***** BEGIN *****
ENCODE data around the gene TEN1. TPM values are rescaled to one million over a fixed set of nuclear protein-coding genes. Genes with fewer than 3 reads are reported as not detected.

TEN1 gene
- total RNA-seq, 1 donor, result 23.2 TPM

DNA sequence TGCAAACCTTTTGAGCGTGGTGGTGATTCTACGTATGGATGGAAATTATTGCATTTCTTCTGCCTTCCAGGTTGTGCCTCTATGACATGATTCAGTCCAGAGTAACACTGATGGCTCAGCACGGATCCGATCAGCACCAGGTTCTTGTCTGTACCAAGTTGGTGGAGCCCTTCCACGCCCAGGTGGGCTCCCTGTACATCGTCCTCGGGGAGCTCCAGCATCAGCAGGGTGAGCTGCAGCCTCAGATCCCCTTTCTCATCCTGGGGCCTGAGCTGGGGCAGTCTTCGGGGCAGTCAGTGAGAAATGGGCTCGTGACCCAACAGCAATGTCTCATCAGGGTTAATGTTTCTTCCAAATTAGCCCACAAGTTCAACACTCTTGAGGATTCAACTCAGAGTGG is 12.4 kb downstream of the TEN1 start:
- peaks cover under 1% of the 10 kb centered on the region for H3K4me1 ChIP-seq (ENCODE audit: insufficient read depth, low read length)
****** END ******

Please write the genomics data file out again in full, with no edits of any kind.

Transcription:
ENCODE data around the gene TEN1. TPM values are rescaled to one million over a fixed set of nuclear protein-coding genes. Genes with fewer than 3 reads are reported as not detected.

TEN1 gene
- total RNA-seq, 1 donor, result 23.2 TPM

DNA sequence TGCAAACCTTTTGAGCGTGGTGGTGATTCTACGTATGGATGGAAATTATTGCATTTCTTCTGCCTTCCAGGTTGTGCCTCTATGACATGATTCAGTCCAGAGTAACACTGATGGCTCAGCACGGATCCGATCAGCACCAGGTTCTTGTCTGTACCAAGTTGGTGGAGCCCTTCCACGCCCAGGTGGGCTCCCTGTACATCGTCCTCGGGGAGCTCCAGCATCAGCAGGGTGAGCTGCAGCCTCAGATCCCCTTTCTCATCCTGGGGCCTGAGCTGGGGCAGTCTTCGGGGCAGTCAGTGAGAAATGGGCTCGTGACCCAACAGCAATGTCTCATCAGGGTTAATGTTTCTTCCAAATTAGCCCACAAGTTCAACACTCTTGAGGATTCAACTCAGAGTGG is 12.4 kb downstream of the TEN1 start:
- peaks cover under 1% of the 10 kb centered on the region for H3K4me1 ChIP-seq (ENCODE audit: insufficient read depth, low read length)